A microbial fuel cell can be used to turn carbon dioxide into an alcohol that will power a car engine.
It's a way of using a form of pollution to make relatively non-polluting fuel.
A project at the Medical University of South Carolina just won a $2.3 million federal grant to develop its microbial fuel cell project, one of 37 projects nationwide to divide $107 million in electro-fuel renewable energy grants.
The project's approach to using bacterial microbes as a catalyst to make fuel is so new that only a half-dozen or so projects are under way in the world, said Hal May, a microbiologist at MUSC who's taking part in the research.
Without the funding, the project couldn't proceed, he said. It will pay to add four or five lab staffers and help pay his microbiology work.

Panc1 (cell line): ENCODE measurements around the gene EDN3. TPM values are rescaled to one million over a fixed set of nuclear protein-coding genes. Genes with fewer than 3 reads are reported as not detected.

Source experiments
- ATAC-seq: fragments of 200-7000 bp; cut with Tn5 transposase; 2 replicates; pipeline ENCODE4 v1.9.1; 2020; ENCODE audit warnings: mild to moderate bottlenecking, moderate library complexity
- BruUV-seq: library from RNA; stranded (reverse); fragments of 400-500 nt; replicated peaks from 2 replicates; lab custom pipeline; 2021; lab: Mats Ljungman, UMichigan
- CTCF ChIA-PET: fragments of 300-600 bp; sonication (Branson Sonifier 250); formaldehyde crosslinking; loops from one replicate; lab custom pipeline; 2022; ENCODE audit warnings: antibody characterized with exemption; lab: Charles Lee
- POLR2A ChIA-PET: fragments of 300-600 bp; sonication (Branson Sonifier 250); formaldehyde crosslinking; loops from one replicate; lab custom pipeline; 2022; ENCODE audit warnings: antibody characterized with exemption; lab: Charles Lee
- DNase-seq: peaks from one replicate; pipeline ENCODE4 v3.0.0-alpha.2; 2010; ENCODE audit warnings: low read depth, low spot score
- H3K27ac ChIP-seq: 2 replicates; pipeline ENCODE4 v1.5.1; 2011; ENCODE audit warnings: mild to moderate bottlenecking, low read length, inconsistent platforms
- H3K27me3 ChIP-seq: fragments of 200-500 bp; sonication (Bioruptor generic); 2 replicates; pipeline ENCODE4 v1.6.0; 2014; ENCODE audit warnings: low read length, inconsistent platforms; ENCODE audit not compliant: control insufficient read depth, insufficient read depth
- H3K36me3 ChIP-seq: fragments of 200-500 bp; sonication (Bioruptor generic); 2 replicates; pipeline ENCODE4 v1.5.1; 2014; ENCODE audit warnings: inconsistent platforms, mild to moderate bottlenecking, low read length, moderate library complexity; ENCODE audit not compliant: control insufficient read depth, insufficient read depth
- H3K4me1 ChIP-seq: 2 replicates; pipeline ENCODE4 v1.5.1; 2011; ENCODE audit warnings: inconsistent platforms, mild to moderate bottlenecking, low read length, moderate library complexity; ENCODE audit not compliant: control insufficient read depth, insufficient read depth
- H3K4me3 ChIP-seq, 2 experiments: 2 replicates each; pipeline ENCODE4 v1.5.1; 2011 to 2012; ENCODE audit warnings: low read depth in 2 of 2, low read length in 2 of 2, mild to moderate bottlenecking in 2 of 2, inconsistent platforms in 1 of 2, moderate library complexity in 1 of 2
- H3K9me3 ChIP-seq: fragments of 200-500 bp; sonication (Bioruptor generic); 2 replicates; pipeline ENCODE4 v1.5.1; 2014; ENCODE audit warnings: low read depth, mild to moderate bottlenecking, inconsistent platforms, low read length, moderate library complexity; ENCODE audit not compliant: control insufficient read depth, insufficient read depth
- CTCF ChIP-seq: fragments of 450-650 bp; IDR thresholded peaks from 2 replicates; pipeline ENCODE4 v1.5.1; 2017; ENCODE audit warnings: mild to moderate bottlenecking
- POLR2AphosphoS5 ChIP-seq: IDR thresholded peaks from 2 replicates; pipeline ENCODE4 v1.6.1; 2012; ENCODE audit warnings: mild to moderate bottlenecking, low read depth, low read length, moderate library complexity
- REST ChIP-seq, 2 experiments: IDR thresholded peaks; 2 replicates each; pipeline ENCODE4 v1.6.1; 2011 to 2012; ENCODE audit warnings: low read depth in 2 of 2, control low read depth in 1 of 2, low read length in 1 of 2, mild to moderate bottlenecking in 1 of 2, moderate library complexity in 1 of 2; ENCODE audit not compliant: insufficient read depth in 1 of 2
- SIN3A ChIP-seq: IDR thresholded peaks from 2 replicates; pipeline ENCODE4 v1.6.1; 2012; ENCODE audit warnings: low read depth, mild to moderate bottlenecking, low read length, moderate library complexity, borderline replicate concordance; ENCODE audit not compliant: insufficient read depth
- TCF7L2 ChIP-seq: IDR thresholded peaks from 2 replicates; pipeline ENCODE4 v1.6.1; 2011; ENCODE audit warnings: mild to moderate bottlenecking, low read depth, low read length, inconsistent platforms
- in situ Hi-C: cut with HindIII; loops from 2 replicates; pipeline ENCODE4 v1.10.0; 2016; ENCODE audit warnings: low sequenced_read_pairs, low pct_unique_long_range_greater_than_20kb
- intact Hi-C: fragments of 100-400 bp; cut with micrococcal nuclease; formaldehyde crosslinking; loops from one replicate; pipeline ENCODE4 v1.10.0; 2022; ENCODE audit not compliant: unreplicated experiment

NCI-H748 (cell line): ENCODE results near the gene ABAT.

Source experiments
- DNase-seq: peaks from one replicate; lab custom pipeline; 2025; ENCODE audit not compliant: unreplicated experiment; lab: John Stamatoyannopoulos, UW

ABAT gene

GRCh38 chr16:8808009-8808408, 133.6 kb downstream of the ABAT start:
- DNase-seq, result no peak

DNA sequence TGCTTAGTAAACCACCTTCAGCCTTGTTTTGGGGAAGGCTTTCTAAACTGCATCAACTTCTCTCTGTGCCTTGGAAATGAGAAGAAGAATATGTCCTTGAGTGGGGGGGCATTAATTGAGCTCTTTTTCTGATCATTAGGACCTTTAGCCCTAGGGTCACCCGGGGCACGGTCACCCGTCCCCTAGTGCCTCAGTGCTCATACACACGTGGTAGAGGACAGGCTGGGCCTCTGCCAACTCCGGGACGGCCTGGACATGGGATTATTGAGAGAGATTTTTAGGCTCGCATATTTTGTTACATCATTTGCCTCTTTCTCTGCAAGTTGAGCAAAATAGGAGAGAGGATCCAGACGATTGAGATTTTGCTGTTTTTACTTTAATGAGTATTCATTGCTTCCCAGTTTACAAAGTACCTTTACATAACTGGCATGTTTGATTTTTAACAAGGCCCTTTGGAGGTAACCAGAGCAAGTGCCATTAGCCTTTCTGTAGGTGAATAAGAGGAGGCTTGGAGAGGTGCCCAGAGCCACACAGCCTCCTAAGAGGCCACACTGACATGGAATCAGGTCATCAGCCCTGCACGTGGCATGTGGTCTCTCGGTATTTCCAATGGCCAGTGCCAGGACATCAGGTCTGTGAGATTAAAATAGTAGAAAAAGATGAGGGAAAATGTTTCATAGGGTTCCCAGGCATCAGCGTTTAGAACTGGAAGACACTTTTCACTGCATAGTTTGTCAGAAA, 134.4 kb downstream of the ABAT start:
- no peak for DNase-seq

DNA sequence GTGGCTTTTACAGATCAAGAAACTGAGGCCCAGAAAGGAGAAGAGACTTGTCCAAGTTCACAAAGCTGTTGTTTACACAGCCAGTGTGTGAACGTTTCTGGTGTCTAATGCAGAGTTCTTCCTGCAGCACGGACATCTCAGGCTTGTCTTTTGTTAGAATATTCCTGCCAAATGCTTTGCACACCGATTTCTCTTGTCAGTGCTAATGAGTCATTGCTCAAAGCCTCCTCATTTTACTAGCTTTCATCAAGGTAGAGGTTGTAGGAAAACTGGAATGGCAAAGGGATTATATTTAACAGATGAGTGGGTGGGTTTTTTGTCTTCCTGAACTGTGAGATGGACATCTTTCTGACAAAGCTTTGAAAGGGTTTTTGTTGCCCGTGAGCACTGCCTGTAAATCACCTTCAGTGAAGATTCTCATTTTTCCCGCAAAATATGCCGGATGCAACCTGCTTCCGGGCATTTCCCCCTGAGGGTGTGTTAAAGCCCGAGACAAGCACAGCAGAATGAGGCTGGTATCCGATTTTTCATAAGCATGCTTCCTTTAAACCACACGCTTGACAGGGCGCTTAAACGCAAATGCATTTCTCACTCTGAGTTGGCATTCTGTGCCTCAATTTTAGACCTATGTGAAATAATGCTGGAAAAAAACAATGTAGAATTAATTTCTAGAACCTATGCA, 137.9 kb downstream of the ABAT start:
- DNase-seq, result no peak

The grant also will fund electrochemistry work at Clemson University and a University of South Carolina study of the evolution and workings of the genes of the microbes.
"This is huge for this project. We've got the chance to dive into this and be the first in the world to make it happen," he said.
"They're asking for people to push the envelope. They're basically asking people to make fuel from air. I have various pieces of this operation in the lab. I propose to put them all together."
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